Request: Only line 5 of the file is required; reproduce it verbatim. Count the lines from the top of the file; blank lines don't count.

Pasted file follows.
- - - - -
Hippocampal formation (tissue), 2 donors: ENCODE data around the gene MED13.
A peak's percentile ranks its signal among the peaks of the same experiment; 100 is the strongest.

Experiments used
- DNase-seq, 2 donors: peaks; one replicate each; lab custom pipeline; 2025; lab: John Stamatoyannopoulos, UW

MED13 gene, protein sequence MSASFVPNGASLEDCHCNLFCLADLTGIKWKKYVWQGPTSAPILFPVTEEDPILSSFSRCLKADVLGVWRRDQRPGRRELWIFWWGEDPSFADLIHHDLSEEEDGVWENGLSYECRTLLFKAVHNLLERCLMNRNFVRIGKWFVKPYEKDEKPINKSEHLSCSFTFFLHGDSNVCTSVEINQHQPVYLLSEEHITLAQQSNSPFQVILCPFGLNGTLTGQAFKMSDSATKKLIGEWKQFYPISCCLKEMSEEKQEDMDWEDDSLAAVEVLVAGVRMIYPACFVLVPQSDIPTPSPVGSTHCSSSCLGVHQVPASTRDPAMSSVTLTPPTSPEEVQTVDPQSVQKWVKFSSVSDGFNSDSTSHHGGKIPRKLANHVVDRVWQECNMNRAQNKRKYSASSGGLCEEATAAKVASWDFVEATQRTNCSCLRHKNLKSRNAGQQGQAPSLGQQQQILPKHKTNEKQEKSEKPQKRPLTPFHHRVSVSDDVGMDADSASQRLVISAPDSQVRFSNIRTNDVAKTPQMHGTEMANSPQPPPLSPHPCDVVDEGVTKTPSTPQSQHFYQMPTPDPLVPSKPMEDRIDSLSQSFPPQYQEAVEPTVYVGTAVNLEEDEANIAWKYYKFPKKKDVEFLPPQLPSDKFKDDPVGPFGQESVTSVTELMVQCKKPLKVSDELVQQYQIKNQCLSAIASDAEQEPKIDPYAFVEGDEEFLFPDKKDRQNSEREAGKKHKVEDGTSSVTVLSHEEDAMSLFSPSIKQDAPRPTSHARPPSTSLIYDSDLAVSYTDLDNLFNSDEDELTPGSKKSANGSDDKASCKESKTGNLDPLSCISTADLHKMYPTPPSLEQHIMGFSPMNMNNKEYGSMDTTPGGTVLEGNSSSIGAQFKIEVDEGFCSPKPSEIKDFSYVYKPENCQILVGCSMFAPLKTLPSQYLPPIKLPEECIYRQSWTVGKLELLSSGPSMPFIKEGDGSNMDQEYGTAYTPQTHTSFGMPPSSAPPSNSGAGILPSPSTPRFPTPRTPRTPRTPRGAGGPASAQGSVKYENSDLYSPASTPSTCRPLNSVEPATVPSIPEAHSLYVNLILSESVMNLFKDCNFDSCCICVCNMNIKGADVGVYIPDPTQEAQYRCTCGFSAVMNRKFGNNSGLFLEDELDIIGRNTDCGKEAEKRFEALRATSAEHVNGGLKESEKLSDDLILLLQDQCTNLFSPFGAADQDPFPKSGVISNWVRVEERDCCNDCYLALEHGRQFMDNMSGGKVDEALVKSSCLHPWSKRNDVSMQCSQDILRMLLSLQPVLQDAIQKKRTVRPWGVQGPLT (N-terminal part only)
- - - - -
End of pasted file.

MED13 gene, protein sequence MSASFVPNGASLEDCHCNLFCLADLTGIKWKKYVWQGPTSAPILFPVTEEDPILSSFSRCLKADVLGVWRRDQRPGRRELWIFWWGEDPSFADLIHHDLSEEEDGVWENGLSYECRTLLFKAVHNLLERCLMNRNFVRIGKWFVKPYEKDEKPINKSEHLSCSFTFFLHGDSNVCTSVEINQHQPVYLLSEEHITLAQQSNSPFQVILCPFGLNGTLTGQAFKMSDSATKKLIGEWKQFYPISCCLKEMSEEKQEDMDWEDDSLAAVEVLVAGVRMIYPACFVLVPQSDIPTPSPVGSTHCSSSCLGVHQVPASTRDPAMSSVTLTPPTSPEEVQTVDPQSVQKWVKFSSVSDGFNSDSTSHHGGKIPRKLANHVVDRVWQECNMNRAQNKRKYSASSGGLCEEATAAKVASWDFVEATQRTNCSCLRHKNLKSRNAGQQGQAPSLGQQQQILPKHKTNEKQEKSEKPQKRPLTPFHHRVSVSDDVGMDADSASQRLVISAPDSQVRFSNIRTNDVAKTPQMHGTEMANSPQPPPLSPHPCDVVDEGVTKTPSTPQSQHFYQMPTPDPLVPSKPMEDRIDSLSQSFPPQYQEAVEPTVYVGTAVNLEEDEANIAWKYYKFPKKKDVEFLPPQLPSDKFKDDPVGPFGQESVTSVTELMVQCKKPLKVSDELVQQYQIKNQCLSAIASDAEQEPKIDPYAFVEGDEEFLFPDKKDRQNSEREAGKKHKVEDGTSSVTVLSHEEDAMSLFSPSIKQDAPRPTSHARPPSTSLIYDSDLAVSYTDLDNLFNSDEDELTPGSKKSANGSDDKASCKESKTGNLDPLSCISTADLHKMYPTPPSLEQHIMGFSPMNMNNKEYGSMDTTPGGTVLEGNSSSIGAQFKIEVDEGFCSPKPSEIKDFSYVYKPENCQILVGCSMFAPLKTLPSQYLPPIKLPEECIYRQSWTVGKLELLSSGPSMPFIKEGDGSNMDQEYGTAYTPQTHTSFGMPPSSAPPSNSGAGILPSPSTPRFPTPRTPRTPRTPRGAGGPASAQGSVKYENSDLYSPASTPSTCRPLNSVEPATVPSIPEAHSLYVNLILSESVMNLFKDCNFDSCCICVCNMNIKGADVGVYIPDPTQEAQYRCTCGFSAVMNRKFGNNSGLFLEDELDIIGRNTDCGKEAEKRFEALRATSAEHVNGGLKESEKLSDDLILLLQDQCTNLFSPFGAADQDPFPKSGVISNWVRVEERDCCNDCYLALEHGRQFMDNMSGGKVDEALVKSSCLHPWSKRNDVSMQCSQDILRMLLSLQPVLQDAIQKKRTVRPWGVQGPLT (N-terminal part only)